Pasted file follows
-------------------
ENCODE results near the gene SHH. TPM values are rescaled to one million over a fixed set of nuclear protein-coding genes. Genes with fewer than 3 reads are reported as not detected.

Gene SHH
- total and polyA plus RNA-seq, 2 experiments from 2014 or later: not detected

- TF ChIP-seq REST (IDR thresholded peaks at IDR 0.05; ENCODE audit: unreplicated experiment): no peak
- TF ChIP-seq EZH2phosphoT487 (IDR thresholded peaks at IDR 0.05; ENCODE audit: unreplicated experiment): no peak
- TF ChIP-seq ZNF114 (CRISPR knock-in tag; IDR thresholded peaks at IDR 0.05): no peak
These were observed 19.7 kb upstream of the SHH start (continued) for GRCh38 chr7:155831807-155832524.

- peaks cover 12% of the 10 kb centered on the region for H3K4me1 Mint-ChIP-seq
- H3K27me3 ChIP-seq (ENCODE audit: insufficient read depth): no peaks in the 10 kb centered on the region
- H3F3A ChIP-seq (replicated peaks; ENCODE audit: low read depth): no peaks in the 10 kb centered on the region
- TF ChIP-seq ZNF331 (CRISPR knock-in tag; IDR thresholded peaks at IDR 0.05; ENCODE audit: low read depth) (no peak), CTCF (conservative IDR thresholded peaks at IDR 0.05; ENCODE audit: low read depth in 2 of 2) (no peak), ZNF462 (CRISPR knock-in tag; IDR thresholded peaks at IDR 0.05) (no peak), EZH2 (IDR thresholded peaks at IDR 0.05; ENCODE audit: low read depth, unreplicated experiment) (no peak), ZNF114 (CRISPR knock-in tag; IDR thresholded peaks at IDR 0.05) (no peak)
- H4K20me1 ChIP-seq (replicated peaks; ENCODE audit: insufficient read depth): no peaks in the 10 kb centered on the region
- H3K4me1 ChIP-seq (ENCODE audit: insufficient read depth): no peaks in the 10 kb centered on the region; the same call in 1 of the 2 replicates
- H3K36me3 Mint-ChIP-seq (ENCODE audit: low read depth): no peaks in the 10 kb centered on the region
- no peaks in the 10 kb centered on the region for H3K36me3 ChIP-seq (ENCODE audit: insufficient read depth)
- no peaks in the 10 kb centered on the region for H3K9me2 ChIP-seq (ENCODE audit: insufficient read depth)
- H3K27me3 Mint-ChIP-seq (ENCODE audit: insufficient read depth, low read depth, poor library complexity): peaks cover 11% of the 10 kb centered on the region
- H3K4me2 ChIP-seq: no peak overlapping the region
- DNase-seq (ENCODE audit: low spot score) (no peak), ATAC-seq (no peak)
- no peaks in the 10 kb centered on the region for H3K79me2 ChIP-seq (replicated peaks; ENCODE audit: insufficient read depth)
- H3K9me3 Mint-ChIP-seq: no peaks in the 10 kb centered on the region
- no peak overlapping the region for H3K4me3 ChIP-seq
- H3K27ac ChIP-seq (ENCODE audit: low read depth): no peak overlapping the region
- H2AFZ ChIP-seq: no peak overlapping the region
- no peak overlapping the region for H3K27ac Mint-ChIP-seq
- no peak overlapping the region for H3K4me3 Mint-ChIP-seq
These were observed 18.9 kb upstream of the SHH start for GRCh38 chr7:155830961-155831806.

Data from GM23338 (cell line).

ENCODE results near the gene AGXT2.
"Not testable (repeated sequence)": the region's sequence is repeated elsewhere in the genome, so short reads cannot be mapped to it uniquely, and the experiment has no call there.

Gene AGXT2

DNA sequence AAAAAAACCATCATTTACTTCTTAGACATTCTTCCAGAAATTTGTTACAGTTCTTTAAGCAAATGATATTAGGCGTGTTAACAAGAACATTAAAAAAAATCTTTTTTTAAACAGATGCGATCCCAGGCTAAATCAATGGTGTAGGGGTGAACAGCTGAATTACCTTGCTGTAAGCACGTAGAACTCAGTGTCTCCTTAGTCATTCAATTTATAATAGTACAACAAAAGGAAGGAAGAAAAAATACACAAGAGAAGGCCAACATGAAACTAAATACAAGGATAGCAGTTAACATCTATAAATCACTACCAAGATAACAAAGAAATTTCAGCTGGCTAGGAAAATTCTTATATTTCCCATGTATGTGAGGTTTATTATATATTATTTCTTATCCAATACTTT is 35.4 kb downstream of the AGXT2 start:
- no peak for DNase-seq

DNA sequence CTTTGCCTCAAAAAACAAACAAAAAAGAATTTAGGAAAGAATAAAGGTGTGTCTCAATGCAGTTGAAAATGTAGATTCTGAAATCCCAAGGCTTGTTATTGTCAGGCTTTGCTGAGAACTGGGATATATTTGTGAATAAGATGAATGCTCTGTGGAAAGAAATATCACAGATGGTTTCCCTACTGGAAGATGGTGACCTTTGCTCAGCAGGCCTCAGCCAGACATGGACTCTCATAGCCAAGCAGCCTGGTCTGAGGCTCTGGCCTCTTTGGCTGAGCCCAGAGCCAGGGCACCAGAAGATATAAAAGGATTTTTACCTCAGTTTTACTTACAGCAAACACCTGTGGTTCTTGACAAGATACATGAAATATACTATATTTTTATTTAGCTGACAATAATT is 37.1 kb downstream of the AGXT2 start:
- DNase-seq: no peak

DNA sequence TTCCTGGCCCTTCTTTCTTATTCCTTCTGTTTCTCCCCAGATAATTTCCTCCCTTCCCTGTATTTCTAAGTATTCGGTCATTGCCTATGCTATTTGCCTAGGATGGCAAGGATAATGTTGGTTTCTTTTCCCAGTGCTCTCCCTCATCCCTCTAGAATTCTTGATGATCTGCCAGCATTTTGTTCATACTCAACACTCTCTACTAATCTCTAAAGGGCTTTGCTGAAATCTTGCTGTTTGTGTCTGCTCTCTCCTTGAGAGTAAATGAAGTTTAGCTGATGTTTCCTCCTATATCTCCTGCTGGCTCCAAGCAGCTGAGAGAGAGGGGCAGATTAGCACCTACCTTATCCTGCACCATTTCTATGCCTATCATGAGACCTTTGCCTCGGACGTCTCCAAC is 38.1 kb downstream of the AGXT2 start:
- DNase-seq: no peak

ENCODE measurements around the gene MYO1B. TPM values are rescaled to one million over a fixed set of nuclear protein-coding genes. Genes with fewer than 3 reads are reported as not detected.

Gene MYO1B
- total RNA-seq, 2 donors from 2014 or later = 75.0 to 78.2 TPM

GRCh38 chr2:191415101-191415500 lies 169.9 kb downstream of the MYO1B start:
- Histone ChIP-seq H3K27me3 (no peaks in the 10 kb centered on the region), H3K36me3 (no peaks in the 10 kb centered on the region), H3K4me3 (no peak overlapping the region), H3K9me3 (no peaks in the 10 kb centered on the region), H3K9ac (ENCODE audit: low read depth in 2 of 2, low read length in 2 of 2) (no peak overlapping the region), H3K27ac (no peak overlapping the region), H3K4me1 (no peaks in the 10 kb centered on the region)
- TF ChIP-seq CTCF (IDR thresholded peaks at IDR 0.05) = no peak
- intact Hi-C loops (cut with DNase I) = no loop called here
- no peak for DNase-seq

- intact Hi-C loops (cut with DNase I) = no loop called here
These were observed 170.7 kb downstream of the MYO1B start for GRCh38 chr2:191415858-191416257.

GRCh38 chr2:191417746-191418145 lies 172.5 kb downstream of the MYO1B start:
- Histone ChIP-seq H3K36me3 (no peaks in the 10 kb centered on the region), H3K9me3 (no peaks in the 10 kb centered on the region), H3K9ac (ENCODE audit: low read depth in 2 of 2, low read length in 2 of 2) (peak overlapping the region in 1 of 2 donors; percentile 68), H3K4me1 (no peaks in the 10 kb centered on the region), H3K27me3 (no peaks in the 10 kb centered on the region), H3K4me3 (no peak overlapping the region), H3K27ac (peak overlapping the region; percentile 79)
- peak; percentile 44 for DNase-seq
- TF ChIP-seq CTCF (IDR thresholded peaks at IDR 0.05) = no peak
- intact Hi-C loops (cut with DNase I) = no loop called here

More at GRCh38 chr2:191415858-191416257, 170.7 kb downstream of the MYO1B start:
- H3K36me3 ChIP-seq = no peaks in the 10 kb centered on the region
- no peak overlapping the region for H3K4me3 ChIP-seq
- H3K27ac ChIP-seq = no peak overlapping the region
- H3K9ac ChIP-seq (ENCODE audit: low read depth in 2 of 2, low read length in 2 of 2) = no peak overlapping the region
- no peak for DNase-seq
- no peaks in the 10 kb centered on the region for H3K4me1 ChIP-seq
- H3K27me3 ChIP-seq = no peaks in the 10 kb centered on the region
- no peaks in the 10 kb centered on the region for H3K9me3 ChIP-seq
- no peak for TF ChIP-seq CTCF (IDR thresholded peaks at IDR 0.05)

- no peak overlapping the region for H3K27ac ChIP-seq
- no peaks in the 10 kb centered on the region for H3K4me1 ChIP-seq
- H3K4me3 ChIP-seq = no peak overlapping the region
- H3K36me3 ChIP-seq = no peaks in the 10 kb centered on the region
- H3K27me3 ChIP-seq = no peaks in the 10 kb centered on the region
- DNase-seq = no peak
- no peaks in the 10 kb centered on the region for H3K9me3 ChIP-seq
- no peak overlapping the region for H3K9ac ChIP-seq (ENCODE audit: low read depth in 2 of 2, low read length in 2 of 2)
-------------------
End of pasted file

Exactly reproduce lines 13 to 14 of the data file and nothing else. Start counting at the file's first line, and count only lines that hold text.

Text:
- H3K4me1 ChIP-seq (ENCODE audit: insufficient read depth): no peaks in the 10 kb centered on the region; the same call in 1 of the 2 replicates
- H3K36me3 Mint-ChIP-seq (ENCODE audit: low read depth): no peaks in the 10 kb centered on the region